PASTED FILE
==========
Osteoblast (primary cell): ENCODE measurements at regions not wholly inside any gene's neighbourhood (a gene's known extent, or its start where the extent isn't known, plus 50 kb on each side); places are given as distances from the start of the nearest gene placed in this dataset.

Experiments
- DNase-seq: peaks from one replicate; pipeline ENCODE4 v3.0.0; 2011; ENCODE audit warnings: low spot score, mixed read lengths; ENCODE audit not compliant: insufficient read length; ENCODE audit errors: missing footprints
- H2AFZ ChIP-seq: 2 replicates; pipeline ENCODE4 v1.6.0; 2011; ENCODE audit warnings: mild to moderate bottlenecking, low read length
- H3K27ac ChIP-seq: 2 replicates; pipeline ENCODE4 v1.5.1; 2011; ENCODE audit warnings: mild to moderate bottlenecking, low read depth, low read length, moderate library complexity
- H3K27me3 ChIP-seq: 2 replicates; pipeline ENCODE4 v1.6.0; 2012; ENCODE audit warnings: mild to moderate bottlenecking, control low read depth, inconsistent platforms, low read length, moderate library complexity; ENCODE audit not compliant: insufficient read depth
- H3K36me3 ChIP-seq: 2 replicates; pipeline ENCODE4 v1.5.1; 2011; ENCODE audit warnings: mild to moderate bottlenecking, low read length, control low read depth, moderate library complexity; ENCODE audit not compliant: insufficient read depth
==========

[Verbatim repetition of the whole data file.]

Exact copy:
Osteoblast (primary cell): ENCODE measurements at regions not wholly inside any gene's neighbourhood (a gene's known extent, or its start where the extent isn't known, plus 50 kb on each side); places are given as distances from the start of the nearest gene placed in this dataset.

Experiments
- DNase-seq: peaks from one replicate; pipeline ENCODE4 v3.0.0; 2011; ENCODE audit warnings: low spot score, mixed read lengths; ENCODE audit not compliant: insufficient read length; ENCODE audit errors: missing footprints
- H2AFZ ChIP-seq: 2 replicates; pipeline ENCODE4 v1.6.0; 2011; ENCODE audit warnings: mild to moderate bottlenecking, low read length
- H3K27ac ChIP-seq: 2 replicates; pipeline ENCODE4 v1.5.1; 2011; ENCODE audit warnings: mild to moderate bottlenecking, low read depth, low read length, moderate library complexity
- H3K27me3 ChIP-seq: 2 replicates; pipeline ENCODE4 v1.6.0; 2012; ENCODE audit warnings: mild to moderate bottlenecking, control low read depth, inconsistent platforms, low read length, moderate library complexity; ENCODE audit not compliant: insufficient read depth
- H3K36me3 ChIP-seq: 2 replicates; pipeline ENCODE4 v1.5.1; 2011; ENCODE audit warnings: mild to moderate bottlenecking, low read length, control low read depth, moderate library complexity; ENCODE audit not compliant: insufficient read depth